# Ignoring the workspace in quantum computation

In his book Quantum Computer Science, Mermin says that, although we'll need lots of "workspace" qubits in addition to those in the input and output registers, we can essentially ignore these in our analysis so long as we start and end with them in some fixed state, since they'll then be unentangled with the registers which contain any information we actually care about. He then goes into some detail to show that this is possible, i.e. that we can use the workspace bits, yet leave them in a fixed state. In fact, his method is intended to leave them in the initial state.

Here's his diagram of the approach: The top bits are the workspace, the middle ones the input and the bottom ones the output. We apply some unitary (hence invertible) operator V to do the actual job of calculating the function using only the input and workspace bits. Then we copy the result to the output (using a series of cNOT gates). And finally we undo the effect of V by applying its inverse, which, Mermin says, leaves both the input and workspace in their original states.

I'm a complete novice in all this, but it looks wrong. After the copy, all three sets of bits are entangled and, it seems to me, we'd have to undo the copy as well as V to be sure that the input and workspace are restored to their original states.

Just to give the simplest example, suppose workspace, input and output all consist of just one bit. And suppose that V actually just applies a Hadamard to the input, so that the inverse is another Hadamard. Applying a Hadamard to the input, a cNOT with input as control and output as target and then another Hadamard to the input does not return the input to its original state.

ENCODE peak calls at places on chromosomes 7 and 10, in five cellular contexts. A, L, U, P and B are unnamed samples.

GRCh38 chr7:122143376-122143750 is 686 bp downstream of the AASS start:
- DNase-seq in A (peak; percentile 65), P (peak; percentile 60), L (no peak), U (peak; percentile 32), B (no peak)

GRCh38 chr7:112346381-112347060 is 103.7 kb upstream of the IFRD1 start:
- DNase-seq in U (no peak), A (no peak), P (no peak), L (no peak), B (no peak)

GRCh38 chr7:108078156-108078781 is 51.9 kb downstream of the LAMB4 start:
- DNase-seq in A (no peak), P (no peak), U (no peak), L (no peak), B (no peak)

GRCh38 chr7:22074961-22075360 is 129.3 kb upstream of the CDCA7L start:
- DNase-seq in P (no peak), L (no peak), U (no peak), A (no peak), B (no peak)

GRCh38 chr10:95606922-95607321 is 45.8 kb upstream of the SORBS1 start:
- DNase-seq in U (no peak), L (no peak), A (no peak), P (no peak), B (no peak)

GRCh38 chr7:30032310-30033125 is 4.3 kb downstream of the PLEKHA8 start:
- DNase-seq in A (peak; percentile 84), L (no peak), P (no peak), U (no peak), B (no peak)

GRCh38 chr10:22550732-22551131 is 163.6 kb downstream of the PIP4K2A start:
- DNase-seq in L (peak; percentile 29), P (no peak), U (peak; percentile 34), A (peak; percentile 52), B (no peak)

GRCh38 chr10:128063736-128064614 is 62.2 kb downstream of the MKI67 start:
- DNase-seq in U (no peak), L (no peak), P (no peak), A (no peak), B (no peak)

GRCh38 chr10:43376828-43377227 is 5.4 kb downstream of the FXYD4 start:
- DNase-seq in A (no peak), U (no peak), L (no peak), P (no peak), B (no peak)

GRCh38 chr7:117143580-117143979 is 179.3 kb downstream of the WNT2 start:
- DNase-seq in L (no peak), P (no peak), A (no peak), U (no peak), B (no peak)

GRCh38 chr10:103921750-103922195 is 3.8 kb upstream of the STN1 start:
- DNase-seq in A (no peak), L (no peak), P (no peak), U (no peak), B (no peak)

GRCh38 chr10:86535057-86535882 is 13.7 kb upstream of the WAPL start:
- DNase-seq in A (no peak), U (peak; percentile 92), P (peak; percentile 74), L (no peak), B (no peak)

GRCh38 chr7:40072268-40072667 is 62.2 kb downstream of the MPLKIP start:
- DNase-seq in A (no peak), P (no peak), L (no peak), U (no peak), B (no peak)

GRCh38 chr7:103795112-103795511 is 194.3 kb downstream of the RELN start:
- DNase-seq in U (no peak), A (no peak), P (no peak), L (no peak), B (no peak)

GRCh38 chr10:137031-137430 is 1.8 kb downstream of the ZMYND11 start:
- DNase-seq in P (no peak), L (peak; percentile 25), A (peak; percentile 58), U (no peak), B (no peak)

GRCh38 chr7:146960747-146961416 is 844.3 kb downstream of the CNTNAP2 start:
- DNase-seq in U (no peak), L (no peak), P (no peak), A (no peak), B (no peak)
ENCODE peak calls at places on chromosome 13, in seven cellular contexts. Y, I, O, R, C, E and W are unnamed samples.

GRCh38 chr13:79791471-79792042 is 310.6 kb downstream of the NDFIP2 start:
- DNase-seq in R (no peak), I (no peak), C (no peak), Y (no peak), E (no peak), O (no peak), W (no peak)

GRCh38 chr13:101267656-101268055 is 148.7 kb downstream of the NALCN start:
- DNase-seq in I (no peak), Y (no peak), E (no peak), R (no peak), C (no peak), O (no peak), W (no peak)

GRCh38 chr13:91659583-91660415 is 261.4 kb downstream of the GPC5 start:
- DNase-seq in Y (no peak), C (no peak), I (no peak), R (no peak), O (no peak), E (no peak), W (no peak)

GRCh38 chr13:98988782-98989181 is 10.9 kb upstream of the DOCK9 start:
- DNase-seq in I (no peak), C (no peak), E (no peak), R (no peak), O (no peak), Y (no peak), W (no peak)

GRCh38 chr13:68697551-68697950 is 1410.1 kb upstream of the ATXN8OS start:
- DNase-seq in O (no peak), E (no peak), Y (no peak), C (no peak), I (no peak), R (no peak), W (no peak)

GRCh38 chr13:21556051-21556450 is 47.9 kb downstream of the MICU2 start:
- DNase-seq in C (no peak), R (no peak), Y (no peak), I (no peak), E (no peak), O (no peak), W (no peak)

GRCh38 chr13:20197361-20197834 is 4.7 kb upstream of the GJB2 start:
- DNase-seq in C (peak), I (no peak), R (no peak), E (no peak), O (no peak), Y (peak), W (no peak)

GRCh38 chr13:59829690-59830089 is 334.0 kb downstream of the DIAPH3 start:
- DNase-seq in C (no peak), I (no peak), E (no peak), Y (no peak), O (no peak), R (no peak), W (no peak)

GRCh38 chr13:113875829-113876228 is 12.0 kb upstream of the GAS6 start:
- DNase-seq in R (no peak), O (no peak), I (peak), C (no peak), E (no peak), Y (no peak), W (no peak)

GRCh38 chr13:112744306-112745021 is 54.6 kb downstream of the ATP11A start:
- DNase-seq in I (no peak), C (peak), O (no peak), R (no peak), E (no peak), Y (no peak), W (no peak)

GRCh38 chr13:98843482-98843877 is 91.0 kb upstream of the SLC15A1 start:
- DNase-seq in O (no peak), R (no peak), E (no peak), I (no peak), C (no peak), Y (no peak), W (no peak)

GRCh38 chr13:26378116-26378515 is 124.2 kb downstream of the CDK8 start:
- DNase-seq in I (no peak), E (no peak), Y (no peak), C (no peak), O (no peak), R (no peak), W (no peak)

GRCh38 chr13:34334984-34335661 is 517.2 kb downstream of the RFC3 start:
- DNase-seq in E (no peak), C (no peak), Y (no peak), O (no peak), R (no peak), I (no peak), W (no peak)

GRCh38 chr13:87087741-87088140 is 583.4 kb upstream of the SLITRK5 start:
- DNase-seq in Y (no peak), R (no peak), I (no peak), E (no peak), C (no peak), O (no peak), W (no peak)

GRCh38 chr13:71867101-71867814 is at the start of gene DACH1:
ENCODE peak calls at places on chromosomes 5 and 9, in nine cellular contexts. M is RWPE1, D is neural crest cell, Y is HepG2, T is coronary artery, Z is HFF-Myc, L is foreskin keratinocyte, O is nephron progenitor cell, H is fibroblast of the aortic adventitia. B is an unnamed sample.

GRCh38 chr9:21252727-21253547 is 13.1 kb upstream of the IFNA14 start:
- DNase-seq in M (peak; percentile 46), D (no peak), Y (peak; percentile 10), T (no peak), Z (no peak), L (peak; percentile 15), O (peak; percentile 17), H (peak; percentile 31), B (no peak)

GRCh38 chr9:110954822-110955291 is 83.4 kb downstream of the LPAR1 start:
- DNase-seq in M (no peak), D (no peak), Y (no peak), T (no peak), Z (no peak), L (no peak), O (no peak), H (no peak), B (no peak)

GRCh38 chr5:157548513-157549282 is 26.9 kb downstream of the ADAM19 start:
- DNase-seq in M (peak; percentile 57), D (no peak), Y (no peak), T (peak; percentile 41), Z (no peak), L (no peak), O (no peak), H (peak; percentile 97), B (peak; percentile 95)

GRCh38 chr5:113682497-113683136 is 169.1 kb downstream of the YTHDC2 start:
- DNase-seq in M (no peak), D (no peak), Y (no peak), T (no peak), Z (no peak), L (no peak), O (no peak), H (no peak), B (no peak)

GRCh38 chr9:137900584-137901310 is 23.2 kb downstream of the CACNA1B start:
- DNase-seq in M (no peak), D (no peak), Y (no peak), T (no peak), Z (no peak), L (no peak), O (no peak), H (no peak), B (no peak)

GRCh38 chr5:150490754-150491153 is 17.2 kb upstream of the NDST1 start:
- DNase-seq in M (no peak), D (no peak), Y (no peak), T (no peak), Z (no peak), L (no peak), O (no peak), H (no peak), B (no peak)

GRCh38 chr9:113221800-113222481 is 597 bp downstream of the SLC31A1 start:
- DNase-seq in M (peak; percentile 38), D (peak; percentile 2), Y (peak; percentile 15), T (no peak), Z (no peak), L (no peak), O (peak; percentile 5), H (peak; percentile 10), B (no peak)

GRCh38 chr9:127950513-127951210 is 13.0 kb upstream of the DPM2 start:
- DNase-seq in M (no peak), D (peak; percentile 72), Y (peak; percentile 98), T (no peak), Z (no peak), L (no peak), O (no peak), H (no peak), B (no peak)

So, in general, applying $V^\dagger$ does not look like any guarantee that the workspace will end up in its original state.

If I'm wrong--as I assume given my inexperience--what's my error? Or, in the unlikely event that I'm right, what can be done to make sure that the workspace state is restored and hence that we can, in fact, ignore it.

Here's a specific case in which, as far as I can tell, things don't work out. As above, input, output and workspace are each just one bit. • Does Mermin assume anything about the initial state of the output bits? It seems to me that for the computation shown in the diagram to be at all useful, you would at least have to know what the initial state of the output bits was. If one further assumes a particular initial state for the output bits, one may be able to say even more. Jul 23, 2015 at 22:37
• Mermin assumes that the output bits are initially all zero. He also assumes that the workspace starts in some fixed state not dependent on the input $x$. Normally, the fixed initial state of the workspace would be also be all-zeroes, but that's not an assumption. Jul 24, 2015 at 1:43

Mermin was kind enough to look at this himself and provide me (the original poster) with an answer. The key is that his $V$ operator is not only reversible but, since it calculates a function $f(x)$ from binary numbers to binary numbers, one that takes basis states to basis states. With this second condition, it is, in fact, true that applying the inverse $V^\dagger$ after the copy leaves workspace bits in their original state.
My hand-drawn counter-example uses a $V$ that does not take basis states to basis states, since it applies a Hadamard to the input.
I convinced myself that the second condition resolves the problem by looking at a couple of examples. Even if the input is a superposition $\alpha_0 |w_0x_0y_0\rangle+\alpha_1|w_1x_1y_1\rangle+...$, we're okay. The operator $V$ applies a 1-1 relabeling of the $wx$ sections of the components of the superposition. The copy changes $y$'s, doing nothing to the $wx$ sections. And then $V^\dagger$ inverts the relabeling, leaving the $wx$ sections as they were initially. Since all of the $w$ parts were initially identical, they must also end up identical--which was the goal, since it implies they're not entangled with the rest.